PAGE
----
Mobile hacking is a versatile field that is on the rise, but how do malicious hackers and cybersecurity professionals approach the subject? This section explores the main techniques for the exfiltration of personally identifying information from mobile devices. The latest methods are explained along with methods of detection and prevention.
As we’ve discovered in previous sections, mobile hacking
is an exciting new field of cybersecurity with extensive possibilities and many points of access. Unauthorized access to communications data, recording instruments such as microphones and cameras, and location data has dramatically altered the cybersecurity landscape. However, attackers still have to find a way to access the target’s device. This section will explore the techniques utilized by mobile hackers to compromise mobile devices and gain access to sensitive information. This includes phishing, old-school voicemail attacks, Bluetooth techniques, physical access, and malicious software.Phishing is a tried-and-true method for many hackers across nearly any platform. Mobile platforms allow phishers to engage with targets in new ways. For example, a hacker can hide a fabricated input form or malware download in a convincing SMS message. The attacker can also leverage social media apps to send malware links or false input forms. If designed properly, SMS phishing can target many users at once and successfully install on a significant portion of them.Voicemail attacks are one technique that harkens back to the days of phreaking and the origins of hacking. Phone companies often select a default voicemail PIN for accounts that have not yet specified one, and these default PIN codes are available online. The hacker then calls the target’s voicemail, references the default PIN code, and gains access to their voicemail account. The hacker can then collect information from voicemails, gain unauthorized access to phone menus, and make unauthorized changes to services that rely on voicemail and automated menus.Bluetooth hacking is a powerful approach for many mobile hackers, but it is not as frequently used as phishing or malware attacks
. Bluejacking is the method of sending unsolicited messages over mobile Bluetooth connections. Bluesnarfing, on the other hand, is the process of collecting personal information on the target though Bluetooth information requests. Bluebugging is the process of uploading malicious data or gaining root access through the same channels as Bluejacking and Bluesnarfing. The Bluetooth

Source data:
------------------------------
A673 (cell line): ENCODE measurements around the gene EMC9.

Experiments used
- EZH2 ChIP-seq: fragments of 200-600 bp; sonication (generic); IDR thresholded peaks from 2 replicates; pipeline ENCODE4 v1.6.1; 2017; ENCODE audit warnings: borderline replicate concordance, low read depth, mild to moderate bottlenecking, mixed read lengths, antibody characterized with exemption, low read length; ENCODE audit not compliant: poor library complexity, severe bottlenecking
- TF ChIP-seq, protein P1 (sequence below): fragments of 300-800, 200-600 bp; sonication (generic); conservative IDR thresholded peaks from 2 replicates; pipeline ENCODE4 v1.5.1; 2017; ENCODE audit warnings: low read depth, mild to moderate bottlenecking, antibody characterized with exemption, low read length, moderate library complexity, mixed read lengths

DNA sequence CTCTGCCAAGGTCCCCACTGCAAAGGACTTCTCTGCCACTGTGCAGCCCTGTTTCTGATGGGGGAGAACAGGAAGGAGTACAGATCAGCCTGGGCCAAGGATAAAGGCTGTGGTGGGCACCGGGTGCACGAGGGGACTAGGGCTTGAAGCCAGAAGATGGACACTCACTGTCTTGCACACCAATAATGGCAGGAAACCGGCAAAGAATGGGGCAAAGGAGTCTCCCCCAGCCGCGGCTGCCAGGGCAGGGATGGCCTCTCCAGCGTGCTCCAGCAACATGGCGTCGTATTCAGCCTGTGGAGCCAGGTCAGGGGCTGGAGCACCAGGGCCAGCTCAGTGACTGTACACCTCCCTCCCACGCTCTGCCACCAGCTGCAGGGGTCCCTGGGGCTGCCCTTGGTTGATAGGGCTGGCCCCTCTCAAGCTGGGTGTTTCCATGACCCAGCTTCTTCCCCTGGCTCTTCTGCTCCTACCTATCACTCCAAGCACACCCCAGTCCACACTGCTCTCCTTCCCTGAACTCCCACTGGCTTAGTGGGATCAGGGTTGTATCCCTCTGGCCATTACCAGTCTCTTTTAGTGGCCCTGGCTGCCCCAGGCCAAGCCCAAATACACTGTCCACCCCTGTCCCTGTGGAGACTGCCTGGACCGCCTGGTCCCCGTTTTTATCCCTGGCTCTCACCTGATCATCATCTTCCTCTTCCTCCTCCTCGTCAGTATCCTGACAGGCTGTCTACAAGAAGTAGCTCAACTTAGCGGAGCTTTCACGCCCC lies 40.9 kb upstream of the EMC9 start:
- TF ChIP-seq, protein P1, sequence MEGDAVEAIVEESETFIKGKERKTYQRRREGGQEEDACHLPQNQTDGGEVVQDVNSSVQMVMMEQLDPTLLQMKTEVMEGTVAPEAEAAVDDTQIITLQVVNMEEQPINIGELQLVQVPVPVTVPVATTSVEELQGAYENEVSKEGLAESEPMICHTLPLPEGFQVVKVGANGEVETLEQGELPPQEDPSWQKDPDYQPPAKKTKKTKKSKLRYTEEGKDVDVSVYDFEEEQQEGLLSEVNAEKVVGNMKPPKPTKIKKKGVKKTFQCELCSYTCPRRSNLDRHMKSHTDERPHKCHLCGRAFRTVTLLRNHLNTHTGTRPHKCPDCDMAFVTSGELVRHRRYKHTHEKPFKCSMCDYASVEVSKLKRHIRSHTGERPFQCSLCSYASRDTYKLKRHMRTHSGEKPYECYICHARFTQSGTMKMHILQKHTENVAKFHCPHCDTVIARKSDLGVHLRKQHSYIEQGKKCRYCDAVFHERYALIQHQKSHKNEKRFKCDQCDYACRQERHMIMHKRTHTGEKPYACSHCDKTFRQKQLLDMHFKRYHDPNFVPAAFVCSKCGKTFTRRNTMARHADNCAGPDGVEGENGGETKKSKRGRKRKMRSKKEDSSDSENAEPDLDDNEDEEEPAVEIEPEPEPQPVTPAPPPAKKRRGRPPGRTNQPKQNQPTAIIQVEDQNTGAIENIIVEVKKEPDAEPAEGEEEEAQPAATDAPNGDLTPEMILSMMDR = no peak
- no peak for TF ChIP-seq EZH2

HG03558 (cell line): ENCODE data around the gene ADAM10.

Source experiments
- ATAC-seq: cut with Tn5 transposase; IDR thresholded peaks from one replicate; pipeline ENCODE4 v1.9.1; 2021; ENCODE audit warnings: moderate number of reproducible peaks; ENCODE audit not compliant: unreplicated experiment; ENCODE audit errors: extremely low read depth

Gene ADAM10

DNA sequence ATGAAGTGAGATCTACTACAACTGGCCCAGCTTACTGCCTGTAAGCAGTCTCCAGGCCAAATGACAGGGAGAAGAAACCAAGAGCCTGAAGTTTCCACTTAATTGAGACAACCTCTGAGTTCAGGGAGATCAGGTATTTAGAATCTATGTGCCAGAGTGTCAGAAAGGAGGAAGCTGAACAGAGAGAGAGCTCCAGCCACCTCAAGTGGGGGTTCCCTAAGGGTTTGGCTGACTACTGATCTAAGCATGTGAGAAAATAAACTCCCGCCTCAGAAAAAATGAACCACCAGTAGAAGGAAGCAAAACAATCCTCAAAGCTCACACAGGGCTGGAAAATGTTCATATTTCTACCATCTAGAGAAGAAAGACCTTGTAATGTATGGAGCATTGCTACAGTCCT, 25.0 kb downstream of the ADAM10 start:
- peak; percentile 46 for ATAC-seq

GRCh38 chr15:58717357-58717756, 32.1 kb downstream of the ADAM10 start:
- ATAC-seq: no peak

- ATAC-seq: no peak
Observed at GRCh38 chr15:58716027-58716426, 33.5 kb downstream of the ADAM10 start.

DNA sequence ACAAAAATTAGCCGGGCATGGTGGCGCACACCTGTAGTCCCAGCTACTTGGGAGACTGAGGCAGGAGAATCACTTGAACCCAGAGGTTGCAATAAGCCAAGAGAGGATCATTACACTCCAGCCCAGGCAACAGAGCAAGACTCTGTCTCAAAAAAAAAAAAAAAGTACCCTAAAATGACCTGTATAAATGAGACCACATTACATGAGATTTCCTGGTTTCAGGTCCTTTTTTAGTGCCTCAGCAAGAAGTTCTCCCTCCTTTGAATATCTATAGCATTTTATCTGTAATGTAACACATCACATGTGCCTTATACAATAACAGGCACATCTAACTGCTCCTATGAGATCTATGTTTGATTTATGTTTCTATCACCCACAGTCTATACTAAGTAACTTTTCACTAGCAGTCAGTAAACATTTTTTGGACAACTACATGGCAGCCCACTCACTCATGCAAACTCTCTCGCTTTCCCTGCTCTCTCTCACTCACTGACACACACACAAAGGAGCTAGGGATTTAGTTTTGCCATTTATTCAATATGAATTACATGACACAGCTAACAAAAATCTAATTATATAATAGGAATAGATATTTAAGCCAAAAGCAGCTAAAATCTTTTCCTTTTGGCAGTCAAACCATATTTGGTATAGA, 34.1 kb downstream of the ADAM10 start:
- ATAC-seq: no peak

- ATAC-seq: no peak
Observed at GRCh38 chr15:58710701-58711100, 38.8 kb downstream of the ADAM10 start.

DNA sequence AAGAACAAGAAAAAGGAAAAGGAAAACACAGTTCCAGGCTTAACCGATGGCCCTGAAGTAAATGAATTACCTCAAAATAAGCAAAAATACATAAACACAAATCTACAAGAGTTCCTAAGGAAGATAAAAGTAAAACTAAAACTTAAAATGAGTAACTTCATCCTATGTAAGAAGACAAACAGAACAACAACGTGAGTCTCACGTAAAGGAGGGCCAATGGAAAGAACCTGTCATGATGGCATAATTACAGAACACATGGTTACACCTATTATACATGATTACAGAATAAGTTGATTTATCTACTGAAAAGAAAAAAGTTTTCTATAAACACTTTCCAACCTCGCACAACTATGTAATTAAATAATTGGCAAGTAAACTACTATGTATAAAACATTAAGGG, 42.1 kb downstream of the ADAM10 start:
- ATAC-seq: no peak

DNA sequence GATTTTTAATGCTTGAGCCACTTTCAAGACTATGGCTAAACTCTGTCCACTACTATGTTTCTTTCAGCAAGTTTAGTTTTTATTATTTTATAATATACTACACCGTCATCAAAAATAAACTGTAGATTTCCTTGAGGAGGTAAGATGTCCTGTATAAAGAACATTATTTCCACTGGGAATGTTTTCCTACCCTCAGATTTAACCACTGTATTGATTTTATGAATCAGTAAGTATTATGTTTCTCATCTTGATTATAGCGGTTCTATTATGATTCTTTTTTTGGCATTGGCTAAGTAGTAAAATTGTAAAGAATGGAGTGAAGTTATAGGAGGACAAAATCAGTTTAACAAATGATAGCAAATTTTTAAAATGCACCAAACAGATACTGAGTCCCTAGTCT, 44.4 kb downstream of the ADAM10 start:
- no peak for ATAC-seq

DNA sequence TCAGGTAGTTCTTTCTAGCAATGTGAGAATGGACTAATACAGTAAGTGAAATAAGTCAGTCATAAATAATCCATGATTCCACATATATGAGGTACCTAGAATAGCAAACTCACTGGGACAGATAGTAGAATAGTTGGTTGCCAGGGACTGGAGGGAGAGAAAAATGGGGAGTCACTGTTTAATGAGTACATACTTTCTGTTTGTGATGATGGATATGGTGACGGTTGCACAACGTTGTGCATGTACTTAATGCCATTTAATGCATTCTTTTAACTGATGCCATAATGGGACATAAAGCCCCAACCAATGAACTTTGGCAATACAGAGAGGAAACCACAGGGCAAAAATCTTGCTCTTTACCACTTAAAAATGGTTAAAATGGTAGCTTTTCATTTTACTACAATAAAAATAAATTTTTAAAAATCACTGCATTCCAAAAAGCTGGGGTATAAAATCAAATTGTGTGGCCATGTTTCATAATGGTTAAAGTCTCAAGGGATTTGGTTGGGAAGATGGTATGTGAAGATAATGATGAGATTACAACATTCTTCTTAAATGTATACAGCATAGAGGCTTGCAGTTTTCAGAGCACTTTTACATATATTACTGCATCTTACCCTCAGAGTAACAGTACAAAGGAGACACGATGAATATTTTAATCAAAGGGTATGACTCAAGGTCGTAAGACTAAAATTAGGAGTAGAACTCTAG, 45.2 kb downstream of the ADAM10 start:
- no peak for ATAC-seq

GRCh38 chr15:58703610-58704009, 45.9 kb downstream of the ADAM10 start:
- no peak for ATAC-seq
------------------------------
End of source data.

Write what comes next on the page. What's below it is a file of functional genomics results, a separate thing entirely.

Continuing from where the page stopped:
protocol for business cards can be exploited to allow the hacker’s device to access the target’s device directly.A more direct, obvious technique for mobile hacking is a hands-on approach. Attackers with physical access to the device can quickly and covertly install malicious software or make unauthorized connections. However, this attack is not very likely unless the target is high-profile and difficult to access through other means. More likely criminals would simply keep the phone than install malicious spyware and plant it.Most critically, attackers will use malware designed for mobile devices
to exploit smartphones. This includes the infamous SkyGoFree and other spyware designed to collect data on the user. These programs can collect audio through the microphone, record photos and video through the camera, track live location data through GPS, monitor personal communications, and be configured to trigger in specific locations and contexts. Malware is likely the most widespread approach for mobile hacking, and spyware is the most extensive incarnation of this. Mobile malware can be installed through SMS messaging, Bluetooth hacking, online phishing attacks, and many other means.Preventing mobile attacks is a matter of understanding the mind of the attacker. What approaches is a hacker most likely to use? What does your typical phishing message look like, and how can it be avoided? Many of these techniques apply towards preventing attacks on standard desktop computers while mobile computers are no different. Mobile hacking provides a new, exciting context for users, malicious hackers, and cybersecurity professionals.